Two Ways to Jump Start Your Creativity

John Krautzel
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Over the past several years, the business world has increasingly focused on the elusive concept of creativity. Corporations seek creative thinkers in their hiring ads. Managers attend creativity training seminars where they learn how to cultivate creativity in the workplace. The frontline business publications feature articles on how to foster a culture of creativity. If you've never considered yourself a creative type, this trend is a little unsettling. It doesn't have to be.

Contrary to common belief, creativity is not simply an inborn talent that you either possess or not. It's a state of mind and a set of skills that you develop by practicing creativity. This insight isn't as circuitous as it seems, nor is it particularly new. In an article at "Forbes," writer August Turlak reminisces about the IBM Executive School founded in the 1950s and its focus on creativity training.

The school's founder, Louis Mobley, organized his thinking about creativity training around several key realizations. One of the most important was that you don't learn to be creative. You became a creative person when you regularly practiced creativity. Mobley encouraged his IBM executive students to think creatively with riddles, games and simulations where the logical answer reached through linear thinking was never enough. Instead he set up situations that forced students to recognize their own assumptions, discard them when they were wrong and dare to risk failure.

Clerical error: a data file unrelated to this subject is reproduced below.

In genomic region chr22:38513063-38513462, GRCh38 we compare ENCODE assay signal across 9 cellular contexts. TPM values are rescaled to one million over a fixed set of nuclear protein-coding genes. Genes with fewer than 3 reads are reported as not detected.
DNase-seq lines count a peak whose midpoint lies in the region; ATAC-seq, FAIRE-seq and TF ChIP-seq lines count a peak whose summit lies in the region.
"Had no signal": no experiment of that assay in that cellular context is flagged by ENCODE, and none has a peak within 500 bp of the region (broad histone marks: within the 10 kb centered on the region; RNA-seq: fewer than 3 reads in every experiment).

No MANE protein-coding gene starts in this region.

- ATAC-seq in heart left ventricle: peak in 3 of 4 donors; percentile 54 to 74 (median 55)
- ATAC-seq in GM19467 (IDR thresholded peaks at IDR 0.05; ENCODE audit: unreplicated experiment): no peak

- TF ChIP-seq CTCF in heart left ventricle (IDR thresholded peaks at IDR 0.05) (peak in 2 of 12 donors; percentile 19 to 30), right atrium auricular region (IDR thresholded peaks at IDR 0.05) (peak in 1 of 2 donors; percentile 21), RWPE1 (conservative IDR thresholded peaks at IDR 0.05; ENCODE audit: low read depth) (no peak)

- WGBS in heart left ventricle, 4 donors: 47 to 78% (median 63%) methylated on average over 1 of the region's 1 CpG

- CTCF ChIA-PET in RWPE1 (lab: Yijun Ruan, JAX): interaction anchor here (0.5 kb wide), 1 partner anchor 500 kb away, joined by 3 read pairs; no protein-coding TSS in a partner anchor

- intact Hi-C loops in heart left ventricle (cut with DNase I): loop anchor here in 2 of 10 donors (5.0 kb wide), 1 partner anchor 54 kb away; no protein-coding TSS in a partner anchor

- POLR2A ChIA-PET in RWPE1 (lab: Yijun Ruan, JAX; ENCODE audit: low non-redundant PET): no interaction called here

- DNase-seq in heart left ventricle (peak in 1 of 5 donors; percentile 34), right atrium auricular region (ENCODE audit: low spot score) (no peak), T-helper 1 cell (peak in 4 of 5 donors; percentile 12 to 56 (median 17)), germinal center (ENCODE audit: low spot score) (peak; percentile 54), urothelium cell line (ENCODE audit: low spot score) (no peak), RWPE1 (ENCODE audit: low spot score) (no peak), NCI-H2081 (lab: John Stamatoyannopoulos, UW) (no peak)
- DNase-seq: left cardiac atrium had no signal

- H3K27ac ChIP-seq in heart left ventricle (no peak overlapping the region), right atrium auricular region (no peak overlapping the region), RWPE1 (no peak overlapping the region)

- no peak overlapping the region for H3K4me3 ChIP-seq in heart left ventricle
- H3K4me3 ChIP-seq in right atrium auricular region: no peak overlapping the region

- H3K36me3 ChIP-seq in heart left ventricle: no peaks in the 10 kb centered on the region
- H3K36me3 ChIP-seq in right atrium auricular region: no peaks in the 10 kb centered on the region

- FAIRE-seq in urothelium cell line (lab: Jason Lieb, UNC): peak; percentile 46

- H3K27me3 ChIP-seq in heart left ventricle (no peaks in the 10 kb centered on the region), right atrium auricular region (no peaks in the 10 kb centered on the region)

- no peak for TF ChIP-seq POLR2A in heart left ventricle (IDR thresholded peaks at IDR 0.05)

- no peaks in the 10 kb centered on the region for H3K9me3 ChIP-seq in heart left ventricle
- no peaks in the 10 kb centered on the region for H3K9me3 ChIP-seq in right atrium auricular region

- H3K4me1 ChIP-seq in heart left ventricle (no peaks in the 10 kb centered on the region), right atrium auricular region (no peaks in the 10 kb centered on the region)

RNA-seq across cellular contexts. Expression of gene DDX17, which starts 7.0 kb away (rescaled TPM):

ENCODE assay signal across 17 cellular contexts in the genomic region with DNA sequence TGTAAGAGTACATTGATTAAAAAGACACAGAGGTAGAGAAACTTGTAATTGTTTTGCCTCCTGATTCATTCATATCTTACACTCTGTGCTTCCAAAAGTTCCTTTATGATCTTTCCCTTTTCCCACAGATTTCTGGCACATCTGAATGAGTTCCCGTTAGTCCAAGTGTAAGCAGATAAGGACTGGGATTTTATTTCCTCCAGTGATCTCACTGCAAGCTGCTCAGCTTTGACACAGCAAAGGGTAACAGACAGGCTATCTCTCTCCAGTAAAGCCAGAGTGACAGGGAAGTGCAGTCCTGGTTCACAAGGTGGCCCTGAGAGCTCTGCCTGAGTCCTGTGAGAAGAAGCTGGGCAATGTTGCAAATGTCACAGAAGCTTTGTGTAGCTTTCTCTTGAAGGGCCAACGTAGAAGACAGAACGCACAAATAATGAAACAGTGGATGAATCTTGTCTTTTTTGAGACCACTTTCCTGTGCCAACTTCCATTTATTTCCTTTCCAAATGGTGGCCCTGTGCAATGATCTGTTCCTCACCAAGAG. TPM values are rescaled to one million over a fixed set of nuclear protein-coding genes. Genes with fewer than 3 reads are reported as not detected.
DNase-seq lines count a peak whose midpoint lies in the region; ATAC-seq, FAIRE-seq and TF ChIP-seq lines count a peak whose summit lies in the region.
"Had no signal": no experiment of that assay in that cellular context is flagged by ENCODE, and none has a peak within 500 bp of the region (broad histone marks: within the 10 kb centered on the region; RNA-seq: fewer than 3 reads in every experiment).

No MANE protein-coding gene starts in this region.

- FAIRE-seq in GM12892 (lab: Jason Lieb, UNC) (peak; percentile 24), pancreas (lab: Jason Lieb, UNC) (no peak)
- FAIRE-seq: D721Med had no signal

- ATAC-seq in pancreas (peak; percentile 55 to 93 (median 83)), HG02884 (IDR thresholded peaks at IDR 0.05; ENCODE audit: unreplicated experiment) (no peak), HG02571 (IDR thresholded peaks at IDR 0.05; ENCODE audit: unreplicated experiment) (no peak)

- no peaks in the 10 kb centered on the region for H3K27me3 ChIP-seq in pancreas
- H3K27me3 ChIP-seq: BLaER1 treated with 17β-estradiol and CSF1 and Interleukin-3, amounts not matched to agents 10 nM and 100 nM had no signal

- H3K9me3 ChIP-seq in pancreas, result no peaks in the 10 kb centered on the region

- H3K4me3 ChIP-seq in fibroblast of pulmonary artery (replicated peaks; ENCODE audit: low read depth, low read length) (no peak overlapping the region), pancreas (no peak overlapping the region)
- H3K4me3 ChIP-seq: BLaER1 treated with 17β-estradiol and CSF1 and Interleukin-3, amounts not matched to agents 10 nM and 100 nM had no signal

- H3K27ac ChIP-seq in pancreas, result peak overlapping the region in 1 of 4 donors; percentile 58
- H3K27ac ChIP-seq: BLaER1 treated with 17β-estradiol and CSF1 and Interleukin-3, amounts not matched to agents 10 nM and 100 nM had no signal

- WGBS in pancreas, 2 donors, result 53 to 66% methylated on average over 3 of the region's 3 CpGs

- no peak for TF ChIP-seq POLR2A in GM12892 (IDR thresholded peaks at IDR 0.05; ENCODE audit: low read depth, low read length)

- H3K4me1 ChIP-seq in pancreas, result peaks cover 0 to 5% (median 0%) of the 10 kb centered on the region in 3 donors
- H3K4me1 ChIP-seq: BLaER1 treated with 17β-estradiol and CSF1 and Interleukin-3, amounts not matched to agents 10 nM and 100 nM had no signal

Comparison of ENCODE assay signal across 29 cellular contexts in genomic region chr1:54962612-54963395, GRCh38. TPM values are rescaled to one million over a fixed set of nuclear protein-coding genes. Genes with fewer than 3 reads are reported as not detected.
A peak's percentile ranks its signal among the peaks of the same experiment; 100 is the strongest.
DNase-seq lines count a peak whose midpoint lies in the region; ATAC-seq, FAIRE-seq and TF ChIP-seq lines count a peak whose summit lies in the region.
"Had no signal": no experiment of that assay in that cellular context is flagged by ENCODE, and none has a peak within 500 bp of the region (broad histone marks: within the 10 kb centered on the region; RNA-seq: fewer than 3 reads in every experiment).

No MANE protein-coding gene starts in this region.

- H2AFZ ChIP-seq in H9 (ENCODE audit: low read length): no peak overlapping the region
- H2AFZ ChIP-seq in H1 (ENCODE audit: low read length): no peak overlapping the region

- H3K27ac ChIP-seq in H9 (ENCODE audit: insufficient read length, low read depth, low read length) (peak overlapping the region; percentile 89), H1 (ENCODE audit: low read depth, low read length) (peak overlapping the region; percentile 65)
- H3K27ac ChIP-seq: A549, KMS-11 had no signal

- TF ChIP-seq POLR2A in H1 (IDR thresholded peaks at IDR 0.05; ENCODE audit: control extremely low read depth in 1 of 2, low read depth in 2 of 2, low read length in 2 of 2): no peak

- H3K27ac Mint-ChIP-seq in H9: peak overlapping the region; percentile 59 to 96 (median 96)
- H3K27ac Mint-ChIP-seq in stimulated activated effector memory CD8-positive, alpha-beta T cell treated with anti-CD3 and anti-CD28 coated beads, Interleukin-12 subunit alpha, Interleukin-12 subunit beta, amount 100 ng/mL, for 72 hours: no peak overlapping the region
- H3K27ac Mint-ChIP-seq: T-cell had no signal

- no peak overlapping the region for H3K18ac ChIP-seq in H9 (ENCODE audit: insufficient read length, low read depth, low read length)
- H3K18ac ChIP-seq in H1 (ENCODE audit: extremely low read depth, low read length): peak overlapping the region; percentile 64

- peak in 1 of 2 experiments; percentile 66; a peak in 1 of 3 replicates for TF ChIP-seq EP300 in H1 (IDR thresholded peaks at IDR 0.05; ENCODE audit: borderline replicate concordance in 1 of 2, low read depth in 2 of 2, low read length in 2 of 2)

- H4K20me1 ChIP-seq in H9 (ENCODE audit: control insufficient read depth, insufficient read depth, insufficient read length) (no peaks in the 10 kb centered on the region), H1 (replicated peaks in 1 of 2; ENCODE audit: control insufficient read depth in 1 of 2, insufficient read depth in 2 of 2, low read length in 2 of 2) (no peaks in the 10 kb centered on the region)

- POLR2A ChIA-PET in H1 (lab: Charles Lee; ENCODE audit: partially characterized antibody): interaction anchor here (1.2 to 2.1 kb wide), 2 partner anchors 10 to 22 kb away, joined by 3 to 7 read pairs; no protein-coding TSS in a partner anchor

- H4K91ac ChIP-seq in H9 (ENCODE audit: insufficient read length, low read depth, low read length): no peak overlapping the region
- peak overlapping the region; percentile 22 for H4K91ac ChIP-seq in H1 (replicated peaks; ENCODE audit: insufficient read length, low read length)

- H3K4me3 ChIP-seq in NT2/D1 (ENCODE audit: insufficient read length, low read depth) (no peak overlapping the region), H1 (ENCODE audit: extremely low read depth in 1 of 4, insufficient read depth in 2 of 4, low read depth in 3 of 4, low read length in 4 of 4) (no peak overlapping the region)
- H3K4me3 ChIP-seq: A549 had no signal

Jump start your own creative juices by building on core concepts used in creativity training courses similar to those used at the IBM Executive School. Remember that these aren't one-off creativity exercises. They are part of a daily practice and devotion designed to help you become more creative.

Click the Create Switch in Your Brain

Prime your mind to be creative by setting up a routine that tells your mind it's time to be creative. Perhaps that means closing your doors and turning off your phone, making a cup of coffee for yourself, or taking a walk to clear your mind. The key is to follow your chosen routine with a period of working on something that requires creativity so that your mind associates the routine with working creatively.

Record Your Ideas

An important step in creativity training is to treat your ideas with respect. Recording them is one way to start taking your creativity more seriously. Carry a notebook, or set up your phone with a recording app in order to jot down ideas as they come to you. Don't worry about polishing your thoughts or making them sound good. You are never sure in the moment which half-baked idea is going to be the nugget that turns into a successful new project.

You do not learn creativity, but you do learn to practice behaviors that lead to more creative thinking. In that way, creativity training is no different than piano training or dance training. The more you exercise your creative muscles, the stronger and more capable they become.

 

(Photo courtesy of adamr / freedigitalphotos.net)

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